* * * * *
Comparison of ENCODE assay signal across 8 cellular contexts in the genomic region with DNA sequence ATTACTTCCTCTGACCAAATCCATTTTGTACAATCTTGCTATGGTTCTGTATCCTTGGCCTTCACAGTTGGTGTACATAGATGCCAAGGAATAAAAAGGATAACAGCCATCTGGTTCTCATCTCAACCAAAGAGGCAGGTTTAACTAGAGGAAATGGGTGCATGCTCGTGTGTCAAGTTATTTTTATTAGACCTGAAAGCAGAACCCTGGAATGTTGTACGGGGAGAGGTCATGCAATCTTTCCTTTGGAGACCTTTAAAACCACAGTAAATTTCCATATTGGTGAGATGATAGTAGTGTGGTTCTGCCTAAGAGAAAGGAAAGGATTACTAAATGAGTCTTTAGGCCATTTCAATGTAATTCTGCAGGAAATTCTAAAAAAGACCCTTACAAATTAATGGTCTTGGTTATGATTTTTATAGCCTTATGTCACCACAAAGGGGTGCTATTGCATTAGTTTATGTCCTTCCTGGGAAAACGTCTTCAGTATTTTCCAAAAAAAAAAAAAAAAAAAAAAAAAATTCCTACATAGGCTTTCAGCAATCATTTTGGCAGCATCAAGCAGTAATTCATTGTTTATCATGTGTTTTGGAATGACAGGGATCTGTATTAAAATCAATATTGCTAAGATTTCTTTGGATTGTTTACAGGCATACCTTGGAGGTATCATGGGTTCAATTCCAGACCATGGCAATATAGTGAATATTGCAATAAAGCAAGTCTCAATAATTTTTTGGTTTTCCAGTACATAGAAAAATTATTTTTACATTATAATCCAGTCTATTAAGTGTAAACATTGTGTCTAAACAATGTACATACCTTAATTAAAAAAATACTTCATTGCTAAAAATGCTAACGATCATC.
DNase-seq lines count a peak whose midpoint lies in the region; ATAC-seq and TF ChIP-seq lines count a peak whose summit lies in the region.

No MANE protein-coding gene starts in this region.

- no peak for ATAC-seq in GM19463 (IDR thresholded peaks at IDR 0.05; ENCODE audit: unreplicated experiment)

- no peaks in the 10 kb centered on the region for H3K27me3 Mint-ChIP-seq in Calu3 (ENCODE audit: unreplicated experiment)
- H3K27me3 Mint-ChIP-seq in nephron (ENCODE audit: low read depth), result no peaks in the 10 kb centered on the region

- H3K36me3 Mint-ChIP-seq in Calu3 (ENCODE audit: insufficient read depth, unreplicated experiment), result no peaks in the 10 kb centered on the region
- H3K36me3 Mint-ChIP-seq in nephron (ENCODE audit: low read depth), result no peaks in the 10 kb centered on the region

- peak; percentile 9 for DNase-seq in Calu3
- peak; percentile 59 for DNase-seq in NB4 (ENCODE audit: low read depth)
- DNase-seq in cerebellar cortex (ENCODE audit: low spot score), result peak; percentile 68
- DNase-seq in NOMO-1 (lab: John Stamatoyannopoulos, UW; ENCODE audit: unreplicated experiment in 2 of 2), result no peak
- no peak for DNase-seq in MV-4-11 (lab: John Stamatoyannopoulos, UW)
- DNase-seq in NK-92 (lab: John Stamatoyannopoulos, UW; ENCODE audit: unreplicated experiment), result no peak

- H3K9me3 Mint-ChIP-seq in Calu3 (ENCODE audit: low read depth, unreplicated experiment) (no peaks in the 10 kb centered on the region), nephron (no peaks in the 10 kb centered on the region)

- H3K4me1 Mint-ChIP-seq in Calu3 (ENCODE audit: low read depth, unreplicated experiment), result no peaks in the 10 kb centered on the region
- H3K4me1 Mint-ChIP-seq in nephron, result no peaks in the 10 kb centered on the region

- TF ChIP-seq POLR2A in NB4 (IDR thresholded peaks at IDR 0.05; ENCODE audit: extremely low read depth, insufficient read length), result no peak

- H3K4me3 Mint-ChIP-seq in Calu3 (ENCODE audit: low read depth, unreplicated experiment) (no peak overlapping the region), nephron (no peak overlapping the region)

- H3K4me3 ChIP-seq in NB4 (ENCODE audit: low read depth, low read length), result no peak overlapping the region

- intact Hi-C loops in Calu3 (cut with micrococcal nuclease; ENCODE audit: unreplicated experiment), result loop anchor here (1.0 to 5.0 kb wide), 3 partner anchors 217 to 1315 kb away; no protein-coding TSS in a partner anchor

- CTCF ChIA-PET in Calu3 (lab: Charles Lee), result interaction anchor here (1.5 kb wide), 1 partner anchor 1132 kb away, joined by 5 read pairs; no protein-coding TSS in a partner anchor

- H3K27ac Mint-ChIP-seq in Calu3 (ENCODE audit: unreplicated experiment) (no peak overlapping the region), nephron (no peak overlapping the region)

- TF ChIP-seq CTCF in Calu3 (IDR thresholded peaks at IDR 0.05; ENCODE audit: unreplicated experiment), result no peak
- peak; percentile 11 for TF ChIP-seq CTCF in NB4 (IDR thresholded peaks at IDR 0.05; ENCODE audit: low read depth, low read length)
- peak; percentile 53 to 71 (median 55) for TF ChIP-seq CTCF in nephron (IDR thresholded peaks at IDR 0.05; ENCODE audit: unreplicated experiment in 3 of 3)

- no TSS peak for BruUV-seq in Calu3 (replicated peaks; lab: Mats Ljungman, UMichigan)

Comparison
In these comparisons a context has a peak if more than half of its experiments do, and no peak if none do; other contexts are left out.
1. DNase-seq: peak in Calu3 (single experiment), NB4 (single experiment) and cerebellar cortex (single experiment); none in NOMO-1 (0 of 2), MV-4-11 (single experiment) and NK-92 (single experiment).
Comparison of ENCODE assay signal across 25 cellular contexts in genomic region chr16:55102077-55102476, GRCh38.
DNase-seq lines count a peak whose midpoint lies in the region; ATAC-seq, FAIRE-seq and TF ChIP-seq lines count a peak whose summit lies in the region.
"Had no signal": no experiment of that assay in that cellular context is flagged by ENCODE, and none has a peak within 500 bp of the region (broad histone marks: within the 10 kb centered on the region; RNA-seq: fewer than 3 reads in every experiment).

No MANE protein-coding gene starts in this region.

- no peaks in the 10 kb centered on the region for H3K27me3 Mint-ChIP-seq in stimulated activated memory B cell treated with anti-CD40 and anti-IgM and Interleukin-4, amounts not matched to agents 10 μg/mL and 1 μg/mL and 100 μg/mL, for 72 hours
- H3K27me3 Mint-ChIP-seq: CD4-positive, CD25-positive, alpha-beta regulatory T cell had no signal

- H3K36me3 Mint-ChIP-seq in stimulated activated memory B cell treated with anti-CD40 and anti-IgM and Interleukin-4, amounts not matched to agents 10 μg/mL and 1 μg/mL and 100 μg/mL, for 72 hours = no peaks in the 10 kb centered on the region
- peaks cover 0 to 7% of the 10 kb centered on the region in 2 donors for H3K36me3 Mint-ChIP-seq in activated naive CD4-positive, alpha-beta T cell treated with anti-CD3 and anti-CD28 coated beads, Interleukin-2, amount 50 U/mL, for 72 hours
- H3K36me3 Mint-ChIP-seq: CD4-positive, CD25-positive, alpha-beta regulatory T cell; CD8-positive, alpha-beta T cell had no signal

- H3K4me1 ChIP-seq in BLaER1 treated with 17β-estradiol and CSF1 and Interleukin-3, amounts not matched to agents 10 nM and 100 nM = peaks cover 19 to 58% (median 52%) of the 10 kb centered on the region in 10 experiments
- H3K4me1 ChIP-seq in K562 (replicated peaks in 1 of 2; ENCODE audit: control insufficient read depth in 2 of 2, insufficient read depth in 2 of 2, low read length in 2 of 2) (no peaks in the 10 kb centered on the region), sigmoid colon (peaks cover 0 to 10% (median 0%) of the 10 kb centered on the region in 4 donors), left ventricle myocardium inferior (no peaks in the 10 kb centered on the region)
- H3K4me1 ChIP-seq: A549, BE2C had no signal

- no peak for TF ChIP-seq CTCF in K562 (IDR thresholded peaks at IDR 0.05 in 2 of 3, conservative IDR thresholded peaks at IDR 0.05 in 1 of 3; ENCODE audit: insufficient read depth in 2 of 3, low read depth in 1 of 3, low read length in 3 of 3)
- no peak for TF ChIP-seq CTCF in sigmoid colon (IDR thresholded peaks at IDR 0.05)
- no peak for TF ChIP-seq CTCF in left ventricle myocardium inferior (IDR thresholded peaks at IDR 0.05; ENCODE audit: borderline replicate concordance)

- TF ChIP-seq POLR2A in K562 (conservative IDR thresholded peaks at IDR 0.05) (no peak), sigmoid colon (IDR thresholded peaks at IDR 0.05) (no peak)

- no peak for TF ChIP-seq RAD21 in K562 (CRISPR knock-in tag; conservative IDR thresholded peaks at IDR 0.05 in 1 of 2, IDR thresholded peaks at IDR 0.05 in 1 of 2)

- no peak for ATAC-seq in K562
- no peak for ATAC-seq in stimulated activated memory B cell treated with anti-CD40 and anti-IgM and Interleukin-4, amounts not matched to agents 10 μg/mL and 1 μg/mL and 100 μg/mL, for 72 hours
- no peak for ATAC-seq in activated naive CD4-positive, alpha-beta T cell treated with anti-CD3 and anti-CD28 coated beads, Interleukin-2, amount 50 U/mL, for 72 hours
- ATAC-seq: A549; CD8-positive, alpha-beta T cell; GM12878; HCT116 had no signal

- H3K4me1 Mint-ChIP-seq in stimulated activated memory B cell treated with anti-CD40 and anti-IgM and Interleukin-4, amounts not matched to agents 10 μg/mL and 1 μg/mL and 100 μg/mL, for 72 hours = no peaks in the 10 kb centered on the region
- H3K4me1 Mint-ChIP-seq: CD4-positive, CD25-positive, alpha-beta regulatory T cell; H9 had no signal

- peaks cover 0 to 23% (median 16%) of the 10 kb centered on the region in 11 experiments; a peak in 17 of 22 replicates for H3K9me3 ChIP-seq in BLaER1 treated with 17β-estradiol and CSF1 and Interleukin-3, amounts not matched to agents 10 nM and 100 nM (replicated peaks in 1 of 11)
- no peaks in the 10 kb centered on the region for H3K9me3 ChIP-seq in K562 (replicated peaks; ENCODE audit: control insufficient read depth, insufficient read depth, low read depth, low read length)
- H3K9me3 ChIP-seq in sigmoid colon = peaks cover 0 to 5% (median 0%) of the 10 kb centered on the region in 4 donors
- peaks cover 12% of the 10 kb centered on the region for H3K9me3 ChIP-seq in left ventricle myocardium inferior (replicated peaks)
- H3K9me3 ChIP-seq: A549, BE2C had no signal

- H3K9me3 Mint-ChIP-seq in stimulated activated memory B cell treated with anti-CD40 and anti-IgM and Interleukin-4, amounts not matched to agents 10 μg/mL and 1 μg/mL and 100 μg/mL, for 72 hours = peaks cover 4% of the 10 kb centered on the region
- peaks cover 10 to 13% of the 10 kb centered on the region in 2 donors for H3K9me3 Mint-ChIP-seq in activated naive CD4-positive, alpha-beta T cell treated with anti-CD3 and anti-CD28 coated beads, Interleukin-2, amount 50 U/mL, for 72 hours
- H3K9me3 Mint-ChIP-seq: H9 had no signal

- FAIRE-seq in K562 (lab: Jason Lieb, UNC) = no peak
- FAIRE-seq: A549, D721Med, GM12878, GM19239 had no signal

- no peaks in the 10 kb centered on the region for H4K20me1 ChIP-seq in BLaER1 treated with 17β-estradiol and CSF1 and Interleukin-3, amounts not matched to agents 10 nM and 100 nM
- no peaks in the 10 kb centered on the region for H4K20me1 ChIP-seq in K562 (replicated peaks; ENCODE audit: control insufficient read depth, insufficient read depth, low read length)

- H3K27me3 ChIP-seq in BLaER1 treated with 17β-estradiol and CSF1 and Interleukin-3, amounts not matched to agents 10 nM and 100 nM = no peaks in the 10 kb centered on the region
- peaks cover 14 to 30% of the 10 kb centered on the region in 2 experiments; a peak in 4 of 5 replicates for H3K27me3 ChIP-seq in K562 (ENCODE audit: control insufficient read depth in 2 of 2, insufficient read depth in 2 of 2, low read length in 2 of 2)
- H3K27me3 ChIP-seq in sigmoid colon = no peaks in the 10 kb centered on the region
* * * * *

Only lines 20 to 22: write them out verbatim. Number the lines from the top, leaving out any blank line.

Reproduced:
- H3K4me3 ChIP-seq in NB4 (ENCODE audit: low read depth, low read length), result no peak overlapping the region

- intact Hi-C loops in Calu3 (cut with micrococcal nuclease; ENCODE audit: unreplicated experiment), result loop anchor here (1.0 to 5.0 kb wide), 3 partner anchors 217 to 1315 kb away; no protein-coding TSS in a partner anchor

- CTCF ChIA-PET in Calu3 (lab: Charles Lee), result interaction anchor here (1.5 kb wide), 1 partner anchor 1132 kb away, joined by 5 read pairs; no protein-coding TSS in a partner anchor